ManpowerGroup's "Talent Shortage" report shows that 64% of companies in IT sector are experiencing difficulties in finding employees with the right skills. “Polish employers are no longer competing only locally for employees – foreign companies have also joined the competition for domestic specialists,” Justyna Mazur, business line leader responsible for IT recruitment at Experis told Warsaw Business Journal. “There is currently a lot of salary pressure in the IT market.

Salary increases remain one of the key motivators for job changes in this sector,” she said. Mazur expects that the shortage of IT professionals will continue to increase, which will lead to higher financial expectations and higher prices for IT service providers. Salaries of IT specialists jumped by about a third in a year, and with a gross salary of PLN 18,843 they are – apart from managers – the best-paid employees in Poland, recruitment company Antal calculated. Monika Kiliańska, Team Manager IT Services at Antal, notes that the IT industry is in need of experienced professionals, but – due to the lack of such – is reaching out to candidates who have switched to IT or are beginning to gain their first professional experience in this area.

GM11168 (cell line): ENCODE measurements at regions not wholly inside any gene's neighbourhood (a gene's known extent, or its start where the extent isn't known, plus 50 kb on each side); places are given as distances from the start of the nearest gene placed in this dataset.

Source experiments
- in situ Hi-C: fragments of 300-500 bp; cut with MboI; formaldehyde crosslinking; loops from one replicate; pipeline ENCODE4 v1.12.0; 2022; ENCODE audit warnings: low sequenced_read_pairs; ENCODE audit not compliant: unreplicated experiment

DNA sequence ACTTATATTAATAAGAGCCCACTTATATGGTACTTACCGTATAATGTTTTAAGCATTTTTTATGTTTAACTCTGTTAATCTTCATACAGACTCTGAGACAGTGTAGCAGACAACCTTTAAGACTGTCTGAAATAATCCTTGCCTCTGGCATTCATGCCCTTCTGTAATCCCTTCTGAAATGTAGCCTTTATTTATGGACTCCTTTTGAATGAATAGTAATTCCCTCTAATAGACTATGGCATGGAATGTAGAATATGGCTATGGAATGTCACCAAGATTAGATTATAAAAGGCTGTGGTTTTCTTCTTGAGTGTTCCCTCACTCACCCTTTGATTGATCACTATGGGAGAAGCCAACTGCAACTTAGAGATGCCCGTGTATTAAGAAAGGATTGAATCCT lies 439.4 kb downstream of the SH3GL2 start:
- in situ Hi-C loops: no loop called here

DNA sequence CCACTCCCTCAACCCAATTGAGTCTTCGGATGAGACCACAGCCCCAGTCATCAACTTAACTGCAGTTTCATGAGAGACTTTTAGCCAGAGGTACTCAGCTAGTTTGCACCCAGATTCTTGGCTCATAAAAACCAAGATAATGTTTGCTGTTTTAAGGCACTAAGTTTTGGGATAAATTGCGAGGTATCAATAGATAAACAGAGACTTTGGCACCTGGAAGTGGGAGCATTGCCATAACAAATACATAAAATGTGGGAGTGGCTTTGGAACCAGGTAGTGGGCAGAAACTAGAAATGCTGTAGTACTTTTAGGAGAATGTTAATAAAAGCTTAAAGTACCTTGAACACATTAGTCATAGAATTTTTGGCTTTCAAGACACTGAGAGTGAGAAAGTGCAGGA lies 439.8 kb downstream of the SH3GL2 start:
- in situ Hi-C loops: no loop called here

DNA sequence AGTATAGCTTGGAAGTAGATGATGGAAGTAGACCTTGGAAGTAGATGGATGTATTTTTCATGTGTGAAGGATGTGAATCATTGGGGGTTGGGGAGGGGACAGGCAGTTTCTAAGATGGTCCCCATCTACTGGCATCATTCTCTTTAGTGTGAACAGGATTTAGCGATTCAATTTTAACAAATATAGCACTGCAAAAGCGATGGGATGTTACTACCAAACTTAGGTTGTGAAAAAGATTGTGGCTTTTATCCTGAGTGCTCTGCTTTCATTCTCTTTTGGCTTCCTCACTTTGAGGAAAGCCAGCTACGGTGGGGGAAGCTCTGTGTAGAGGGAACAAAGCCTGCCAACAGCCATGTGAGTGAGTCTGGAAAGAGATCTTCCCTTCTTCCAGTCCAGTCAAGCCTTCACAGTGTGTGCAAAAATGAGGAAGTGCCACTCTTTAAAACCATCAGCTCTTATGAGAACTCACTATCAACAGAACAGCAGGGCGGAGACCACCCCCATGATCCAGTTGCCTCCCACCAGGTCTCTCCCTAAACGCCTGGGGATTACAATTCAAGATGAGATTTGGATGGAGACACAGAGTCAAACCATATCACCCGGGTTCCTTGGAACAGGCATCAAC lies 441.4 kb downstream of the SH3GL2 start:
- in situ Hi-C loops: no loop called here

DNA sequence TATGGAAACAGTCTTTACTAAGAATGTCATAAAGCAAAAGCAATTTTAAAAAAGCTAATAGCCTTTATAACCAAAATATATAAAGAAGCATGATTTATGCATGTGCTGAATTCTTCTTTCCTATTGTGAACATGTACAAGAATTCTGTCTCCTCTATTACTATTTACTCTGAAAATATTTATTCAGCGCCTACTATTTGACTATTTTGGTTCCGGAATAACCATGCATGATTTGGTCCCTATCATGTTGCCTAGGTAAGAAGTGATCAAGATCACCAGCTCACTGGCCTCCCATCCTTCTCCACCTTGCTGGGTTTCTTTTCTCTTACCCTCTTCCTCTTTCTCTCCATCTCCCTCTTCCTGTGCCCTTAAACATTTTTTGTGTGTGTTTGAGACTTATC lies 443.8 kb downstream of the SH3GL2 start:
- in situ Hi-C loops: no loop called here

ABSL’s report shows that it is now on average four times more difficult to hire developers and data science professionals than in the same period in 2021. As a result, 85% of the sector’s companies in Poland are considering looking for employees located outside their city of operations, while nearly 54% are looking outside Poland. Two years ago, the Polish government launched a program called Poland.Business Harbour to support Belarusian companies and IT specialists to relocate to Poland. Last year, the scheme, which offers fast immigration procedures to ICT experts and their family members, was extended to include Ukraine,  Georgia, Moldova, Armenia, and Russia. To attract qualified specialists, close to 90% of companies in Poland allow IT professionals to work remotely.

The trend is especially noticeable in regional cities such as Lublin, Bydgoszcz, Kielce, Toruń, Rzeszów, and Białystok, Belowska Gosławska says.